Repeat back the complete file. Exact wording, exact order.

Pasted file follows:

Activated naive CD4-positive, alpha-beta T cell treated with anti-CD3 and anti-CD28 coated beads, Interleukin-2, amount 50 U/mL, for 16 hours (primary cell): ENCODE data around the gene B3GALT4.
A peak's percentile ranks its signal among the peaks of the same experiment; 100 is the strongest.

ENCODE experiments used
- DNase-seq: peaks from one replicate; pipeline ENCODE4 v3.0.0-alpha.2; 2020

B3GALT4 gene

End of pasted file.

Activated naive CD4-positive, alpha-beta T cell treated with anti-CD3 and anti-CD28 coated beads, Interleukin-2, amount 50 U/mL, for 16 hours (primary cell): ENCODE data around the gene B3GALT4.
A peak's percentile ranks its signal among the peaks of the same experiment; 100 is the strongest.

ENCODE experiments used
- DNase-seq: peaks from one replicate; pipeline ENCODE4 v3.0.0-alpha.2; 2020

B3GALT4 gene